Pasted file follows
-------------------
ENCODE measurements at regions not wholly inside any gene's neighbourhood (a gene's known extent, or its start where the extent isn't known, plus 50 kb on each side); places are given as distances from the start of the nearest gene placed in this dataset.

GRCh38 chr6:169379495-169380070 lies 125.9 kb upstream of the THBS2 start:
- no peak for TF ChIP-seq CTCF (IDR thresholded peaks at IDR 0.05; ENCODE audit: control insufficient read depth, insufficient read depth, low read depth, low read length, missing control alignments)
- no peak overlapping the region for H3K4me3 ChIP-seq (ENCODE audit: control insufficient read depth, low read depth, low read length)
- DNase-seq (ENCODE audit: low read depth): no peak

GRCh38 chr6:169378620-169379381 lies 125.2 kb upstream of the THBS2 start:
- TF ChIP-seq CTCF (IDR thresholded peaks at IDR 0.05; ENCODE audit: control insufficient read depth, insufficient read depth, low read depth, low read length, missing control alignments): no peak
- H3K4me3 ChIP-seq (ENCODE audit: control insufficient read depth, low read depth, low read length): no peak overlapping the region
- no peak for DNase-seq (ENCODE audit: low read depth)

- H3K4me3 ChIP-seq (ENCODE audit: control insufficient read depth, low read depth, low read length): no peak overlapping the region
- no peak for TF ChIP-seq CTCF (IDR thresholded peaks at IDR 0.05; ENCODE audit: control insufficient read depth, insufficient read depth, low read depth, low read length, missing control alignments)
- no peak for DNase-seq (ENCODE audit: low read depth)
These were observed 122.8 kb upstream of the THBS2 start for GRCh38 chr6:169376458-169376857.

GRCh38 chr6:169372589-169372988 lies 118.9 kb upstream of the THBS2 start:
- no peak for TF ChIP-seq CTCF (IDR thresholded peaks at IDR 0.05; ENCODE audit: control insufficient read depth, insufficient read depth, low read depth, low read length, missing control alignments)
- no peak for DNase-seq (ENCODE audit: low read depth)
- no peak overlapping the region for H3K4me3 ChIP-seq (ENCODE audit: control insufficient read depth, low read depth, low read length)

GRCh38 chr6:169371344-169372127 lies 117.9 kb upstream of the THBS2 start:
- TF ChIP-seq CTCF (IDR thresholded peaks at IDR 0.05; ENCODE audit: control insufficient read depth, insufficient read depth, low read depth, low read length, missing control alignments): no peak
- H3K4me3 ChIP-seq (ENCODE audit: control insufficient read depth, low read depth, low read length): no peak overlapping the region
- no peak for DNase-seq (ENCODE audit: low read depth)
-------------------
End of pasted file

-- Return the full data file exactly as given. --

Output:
ENCODE measurements at regions not wholly inside any gene's neighbourhood (a gene's known extent, or its start where the extent isn't known, plus 50 kb on each side); places are given as distances from the start of the nearest gene placed in this dataset.

GRCh38 chr6:169379495-169380070 lies 125.9 kb upstream of the THBS2 start:
- no peak for TF ChIP-seq CTCF (IDR thresholded peaks at IDR 0.05; ENCODE audit: control insufficient read depth, insufficient read depth, low read depth, low read length, missing control alignments)
- no peak overlapping the region for H3K4me3 ChIP-seq (ENCODE audit: control insufficient read depth, low read depth, low read length)
- DNase-seq (ENCODE audit: low read depth): no peak

GRCh38 chr6:169378620-169379381 lies 125.2 kb upstream of the THBS2 start:
- TF ChIP-seq CTCF (IDR thresholded peaks at IDR 0.05; ENCODE audit: control insufficient read depth, insufficient read depth, low read depth, low read length, missing control alignments): no peak
- H3K4me3 ChIP-seq (ENCODE audit: control insufficient read depth, low read depth, low read length): no peak overlapping the region
- no peak for DNase-seq (ENCODE audit: low read depth)

- H3K4me3 ChIP-seq (ENCODE audit: control insufficient read depth, low read depth, low read length): no peak overlapping the region
- no peak for TF ChIP-seq CTCF (IDR thresholded peaks at IDR 0.05; ENCODE audit: control insufficient read depth, insufficient read depth, low read depth, low read length, missing control alignments)
- no peak for DNase-seq (ENCODE audit: low read depth)
These were observed 122.8 kb upstream of the THBS2 start for GRCh38 chr6:169376458-169376857.

GRCh38 chr6:169372589-169372988 lies 118.9 kb upstream of the THBS2 start:
- no peak for TF ChIP-seq CTCF (IDR thresholded peaks at IDR 0.05; ENCODE audit: control insufficient read depth, insufficient read depth, low read depth, low read length, missing control alignments)
- no peak for DNase-seq (ENCODE audit: low read depth)
- no peak overlapping the region for H3K4me3 ChIP-seq (ENCODE audit: control insufficient read depth, low read depth, low read length)

GRCh38 chr6:169371344-169372127 lies 117.9 kb upstream of the THBS2 start:
- TF ChIP-seq CTCF (IDR thresholded peaks at IDR 0.05; ENCODE audit: control insufficient read depth, insufficient read depth, low read depth, low read length, missing control alignments): no peak
- H3K4me3 ChIP-seq (ENCODE audit: control insufficient read depth, low read depth, low read length): no peak overlapping the region
- no peak for DNase-seq (ENCODE audit: low read depth)